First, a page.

Diabetes service supports homeless and vulnerable people with help of Diabetes Champions

The Bolton NHS Foundation Trust Diabetes Service has made great strides in their efforts to support Bolton’s homeless and vulnerable population. The service provides health screening, diabetes toolkits, blood and glucose level testing, specialist referrals and community support to this hard to reach population and works closely with Bolton’s Diabetes Champions to raise awareness about the condition.

After looking into some of the issues surrounding diabetes and homeless and vulnerable people by shadowing nursing teams in hostels, the Diabetes Service identified a need in this population for earlier identification of diabetes, regular follow ups and prevention support for those at risk of the condition.  

The team stepped in with increased provision including point of care testing for HBA1c (glycated haemoglobin), follow ups out in the community, medication reviews and direct referrals to retinal screeners and the foot screening team for ad hoc appointments. They also set up additional blood screening for A&E patients with no fixed abode to test HBA1c and lipids and identify anyone at risk or with diabetes. This information is then passed on to their GP or Health Improvement Practitioner so follow ups can be arranged.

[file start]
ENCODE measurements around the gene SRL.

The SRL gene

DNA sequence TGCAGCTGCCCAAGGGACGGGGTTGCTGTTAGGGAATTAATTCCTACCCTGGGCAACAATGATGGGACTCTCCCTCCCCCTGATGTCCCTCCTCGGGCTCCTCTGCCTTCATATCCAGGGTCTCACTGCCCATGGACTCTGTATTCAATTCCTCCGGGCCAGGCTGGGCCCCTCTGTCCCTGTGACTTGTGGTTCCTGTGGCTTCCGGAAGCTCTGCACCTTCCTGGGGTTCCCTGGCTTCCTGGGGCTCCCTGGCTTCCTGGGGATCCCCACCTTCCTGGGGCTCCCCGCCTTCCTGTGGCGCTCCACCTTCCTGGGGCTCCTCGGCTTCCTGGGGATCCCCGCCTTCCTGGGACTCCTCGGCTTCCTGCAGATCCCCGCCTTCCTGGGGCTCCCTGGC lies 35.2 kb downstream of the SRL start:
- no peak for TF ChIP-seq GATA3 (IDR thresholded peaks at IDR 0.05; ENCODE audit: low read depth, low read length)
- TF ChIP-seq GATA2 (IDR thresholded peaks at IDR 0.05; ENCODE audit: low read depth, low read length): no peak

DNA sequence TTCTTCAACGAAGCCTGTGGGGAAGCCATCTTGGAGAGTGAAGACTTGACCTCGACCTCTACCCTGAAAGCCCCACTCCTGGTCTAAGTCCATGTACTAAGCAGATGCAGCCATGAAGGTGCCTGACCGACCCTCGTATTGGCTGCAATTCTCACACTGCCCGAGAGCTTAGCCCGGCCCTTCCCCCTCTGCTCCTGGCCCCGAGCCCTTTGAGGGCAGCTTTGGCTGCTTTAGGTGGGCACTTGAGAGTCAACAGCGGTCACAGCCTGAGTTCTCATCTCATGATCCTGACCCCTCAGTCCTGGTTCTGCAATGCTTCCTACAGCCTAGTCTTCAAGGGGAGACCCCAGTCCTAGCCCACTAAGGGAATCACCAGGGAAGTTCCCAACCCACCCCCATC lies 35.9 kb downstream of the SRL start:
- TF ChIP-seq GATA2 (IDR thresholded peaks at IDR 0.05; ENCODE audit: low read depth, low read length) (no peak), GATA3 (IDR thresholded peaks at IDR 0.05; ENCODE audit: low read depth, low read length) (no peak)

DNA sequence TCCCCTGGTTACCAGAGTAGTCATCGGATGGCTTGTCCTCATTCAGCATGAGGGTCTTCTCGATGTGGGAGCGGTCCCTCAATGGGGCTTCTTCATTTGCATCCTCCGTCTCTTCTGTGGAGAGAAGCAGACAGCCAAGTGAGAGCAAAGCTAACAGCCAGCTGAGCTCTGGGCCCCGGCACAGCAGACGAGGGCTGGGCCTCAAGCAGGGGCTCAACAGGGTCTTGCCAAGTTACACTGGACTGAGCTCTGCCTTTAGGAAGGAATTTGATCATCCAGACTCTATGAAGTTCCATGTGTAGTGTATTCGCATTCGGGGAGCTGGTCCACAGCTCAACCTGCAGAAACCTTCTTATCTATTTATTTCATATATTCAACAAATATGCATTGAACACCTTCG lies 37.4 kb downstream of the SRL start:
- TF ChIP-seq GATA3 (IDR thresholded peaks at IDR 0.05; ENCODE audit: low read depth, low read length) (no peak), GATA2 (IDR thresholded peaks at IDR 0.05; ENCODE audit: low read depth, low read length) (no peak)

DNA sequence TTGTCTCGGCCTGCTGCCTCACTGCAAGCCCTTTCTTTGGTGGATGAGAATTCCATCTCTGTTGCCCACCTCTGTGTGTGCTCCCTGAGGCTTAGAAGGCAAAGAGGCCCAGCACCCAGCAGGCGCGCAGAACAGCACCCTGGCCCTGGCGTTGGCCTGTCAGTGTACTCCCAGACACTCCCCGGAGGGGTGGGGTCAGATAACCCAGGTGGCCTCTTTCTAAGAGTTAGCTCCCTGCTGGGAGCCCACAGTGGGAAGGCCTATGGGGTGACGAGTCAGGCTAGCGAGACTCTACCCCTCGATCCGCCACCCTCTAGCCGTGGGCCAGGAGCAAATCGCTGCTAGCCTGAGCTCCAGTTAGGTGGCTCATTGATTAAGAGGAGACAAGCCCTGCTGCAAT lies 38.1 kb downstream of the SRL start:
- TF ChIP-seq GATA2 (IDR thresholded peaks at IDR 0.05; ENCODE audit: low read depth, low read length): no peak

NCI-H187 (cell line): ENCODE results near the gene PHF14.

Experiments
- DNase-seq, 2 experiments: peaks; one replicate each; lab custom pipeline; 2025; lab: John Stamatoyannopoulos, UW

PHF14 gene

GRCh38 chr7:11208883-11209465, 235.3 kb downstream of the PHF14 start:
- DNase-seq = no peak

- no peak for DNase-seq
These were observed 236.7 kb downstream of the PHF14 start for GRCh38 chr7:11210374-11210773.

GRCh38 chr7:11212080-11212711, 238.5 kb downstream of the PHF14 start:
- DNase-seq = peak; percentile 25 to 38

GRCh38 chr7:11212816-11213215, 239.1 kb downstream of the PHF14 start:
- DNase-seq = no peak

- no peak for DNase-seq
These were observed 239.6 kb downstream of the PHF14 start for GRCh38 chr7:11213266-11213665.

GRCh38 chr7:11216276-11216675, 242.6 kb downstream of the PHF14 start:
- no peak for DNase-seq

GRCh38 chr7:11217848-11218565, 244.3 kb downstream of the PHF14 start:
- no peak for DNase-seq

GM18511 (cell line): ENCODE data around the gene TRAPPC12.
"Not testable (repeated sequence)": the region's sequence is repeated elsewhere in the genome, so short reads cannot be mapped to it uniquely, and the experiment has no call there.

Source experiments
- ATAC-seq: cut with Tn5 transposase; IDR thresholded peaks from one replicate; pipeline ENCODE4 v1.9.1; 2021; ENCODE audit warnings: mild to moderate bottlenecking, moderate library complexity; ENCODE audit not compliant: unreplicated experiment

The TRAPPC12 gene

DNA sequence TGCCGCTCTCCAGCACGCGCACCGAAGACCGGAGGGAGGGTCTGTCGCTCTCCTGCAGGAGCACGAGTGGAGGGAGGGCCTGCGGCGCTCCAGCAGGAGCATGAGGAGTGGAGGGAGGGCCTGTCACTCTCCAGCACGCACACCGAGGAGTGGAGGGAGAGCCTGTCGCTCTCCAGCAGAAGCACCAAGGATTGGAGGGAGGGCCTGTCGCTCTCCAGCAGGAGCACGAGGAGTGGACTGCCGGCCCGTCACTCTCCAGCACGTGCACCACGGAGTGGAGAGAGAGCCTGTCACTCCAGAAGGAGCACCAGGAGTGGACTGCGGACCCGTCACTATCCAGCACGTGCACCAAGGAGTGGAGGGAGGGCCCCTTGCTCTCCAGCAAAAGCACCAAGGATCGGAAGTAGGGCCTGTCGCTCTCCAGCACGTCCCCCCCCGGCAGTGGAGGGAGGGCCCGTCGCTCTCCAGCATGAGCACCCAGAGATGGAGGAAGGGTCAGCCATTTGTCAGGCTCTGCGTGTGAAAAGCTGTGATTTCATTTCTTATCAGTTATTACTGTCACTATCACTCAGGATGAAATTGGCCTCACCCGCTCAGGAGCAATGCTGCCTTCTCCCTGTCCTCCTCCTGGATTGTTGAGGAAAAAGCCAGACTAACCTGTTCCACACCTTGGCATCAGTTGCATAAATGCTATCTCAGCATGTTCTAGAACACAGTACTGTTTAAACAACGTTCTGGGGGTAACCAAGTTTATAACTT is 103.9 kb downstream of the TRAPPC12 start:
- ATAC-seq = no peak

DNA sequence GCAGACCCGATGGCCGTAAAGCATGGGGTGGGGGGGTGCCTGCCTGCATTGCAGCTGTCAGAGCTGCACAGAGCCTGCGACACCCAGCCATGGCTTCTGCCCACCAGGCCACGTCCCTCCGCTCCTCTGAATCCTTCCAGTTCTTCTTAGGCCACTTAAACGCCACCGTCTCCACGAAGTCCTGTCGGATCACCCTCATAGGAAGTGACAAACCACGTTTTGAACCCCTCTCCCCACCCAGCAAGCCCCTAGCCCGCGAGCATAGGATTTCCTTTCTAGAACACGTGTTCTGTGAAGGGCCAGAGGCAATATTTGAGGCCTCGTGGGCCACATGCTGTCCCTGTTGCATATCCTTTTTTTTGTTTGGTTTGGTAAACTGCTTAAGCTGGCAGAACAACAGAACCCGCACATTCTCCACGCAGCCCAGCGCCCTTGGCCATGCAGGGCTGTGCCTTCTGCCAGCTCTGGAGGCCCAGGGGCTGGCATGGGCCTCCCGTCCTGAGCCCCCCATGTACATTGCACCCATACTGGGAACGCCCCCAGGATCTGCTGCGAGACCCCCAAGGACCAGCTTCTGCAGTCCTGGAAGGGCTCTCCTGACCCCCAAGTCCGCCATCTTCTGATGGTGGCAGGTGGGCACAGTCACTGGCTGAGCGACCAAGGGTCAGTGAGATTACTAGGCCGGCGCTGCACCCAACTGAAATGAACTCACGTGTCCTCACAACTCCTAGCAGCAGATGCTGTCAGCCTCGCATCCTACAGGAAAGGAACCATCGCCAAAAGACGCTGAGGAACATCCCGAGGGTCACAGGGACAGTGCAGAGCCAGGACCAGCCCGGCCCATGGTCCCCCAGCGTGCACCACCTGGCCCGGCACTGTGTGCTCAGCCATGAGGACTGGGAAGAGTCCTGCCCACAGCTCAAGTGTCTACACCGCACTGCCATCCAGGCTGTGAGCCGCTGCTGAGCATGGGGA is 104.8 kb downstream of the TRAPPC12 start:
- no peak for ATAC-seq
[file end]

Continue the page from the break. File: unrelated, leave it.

The team also links in with the Diabetes Champions, volunteers who work with harder to reach community groups and organisations and, more recently, homeless and vulnerable people, to help provide information to on diabetes prevention and management. The Champions have been helping the team to identify anyone who could be at risk of having diabetes. They have also been using their skills to help spread awareness about the prevention and management of diabetes amongst the residents and staff at hostels across Bolton.

Since the Diabetes service started their work with the homeless and vulnerable population, they have helped navigate three people through all nine of the diabetes care processes.

“It is vital that we help our homeless and vulnerable population better understand the risks and impact of diabetes, particularly when regular doctor visits and medicine management are more difficult to maintain.” Said Lynne Bromley, Diabetes Specialist Nurse, NMP.

“The Diabetes Service and the Diabetes Champions are helping to ensure that a number of people who may not have been aware of their condition or who may have struggled to manage their condition will now have access to key tools and support and the knowledge to better understand what diabetes means to them.”

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